Friday, February 8, 2019

Don’t Try This at Home—Glass-Blowing as a Profession

Glass-blowing is a big deal around my neck of the woods. Tacoma just to the north of us is home to the Glass Museum, one of the only working glass-blowing museums on the West Coast. It began as a way to honor Tacoma native, internationally renowned blown-glass artist Dale Chihuly. And you can reach it from the Washington State History Museum via the Bridge of Glass, a structure housing dozens of pieces of blown glass, with end posts boasting huge blue-green pillows of the stuff.

Somehow, I doubt the glass-blowers of the Regency period had such an illustrious and beautiful setting.

According to the Book of English Trades from 1811, glass-makers only worked in the cold months. The high heat of their furnaces would have been unbearable otherwise. These furnaces were made of giant cones of brick, about two-stories tall, with several openings. The ingredients—flint or sand, salt, and metal oxides—went in one opening; fuel in the form of wood or coal in another. The metal oxides were for color. Leave them out, and you had clear glass. Add a little lead, and you had very clear glass (the famed English lead crystal was developed in that way). Iron or copper oxide yielded green glass, cobalt oxide blue, and a sprinkle of gold a beautiful red.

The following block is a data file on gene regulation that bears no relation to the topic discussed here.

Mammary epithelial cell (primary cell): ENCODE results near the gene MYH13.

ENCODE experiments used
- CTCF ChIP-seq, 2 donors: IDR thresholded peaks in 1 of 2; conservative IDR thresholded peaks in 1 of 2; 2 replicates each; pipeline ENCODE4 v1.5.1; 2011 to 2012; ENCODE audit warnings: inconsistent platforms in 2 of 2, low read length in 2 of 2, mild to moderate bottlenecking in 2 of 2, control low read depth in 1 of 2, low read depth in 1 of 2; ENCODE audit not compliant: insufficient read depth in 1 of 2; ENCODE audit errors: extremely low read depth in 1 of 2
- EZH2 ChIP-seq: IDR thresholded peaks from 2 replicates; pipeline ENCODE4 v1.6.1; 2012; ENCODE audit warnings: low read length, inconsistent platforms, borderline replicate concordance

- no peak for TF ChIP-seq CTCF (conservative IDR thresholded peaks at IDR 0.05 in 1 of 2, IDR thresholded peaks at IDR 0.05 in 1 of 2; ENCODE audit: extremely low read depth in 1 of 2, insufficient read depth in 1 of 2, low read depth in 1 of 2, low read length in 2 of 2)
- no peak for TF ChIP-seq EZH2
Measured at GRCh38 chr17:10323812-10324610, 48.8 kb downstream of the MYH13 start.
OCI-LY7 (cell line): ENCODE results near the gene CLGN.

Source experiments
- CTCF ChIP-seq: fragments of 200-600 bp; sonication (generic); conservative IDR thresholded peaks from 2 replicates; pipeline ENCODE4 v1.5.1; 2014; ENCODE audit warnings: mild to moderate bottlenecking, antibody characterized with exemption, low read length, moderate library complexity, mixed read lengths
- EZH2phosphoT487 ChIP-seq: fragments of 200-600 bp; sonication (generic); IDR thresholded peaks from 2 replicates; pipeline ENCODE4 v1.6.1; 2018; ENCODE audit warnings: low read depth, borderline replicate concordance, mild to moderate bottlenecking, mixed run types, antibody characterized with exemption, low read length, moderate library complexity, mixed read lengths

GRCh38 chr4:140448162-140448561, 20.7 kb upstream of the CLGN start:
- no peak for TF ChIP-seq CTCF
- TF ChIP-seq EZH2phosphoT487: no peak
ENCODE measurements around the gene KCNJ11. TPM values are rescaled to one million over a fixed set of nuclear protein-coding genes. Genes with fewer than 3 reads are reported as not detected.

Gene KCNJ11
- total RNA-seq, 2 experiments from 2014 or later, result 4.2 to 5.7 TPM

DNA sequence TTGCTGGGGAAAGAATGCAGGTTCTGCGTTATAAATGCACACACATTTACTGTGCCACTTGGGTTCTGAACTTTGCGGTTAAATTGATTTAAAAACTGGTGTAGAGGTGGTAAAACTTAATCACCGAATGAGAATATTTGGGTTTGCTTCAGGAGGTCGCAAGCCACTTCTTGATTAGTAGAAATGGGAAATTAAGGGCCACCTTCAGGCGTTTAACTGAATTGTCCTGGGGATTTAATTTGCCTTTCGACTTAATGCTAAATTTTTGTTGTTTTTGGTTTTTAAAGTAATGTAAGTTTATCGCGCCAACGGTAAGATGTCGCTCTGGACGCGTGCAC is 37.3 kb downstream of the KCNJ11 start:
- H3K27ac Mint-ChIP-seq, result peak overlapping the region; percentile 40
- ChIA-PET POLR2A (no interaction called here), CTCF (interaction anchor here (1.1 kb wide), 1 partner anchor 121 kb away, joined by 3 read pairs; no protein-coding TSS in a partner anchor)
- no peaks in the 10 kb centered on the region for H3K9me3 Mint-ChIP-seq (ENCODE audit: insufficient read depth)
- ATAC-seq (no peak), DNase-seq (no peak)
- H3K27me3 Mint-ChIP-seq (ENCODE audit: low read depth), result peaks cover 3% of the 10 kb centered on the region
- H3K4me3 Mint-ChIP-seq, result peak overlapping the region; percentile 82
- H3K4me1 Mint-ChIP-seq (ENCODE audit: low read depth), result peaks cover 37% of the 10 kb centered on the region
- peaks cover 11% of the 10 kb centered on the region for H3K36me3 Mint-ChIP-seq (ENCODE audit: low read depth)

Once the ingredients fused together in a runny molten mass, a glass-maker would scoop some out with a hollow tube about two and a half feet long. The glass-maker rolled the mass on an iron plate to smooth it, then began blowing into the tube to form a bubble. Blowing and turning both increased the size of the bubble and shaped it. The result would generally be some form of vessel—a bowl, a cup, a lamp cover. But the bubble could also be blown and rotated quickly to form a large disk several feet across. Where the glass-blower cut off the disk from the pipe left a little nipple. These plates would be used to create the panes for windows like those below.

The art was not for the faint of heart. Burns were common, and clothing or gloves might catch fire. But the beauty created is still amazing, whether you live in Regency London, or modern-day Pierce County.

Pictures of glass from the Museum of Glass and Bridge of Glass by Kira Picabo.

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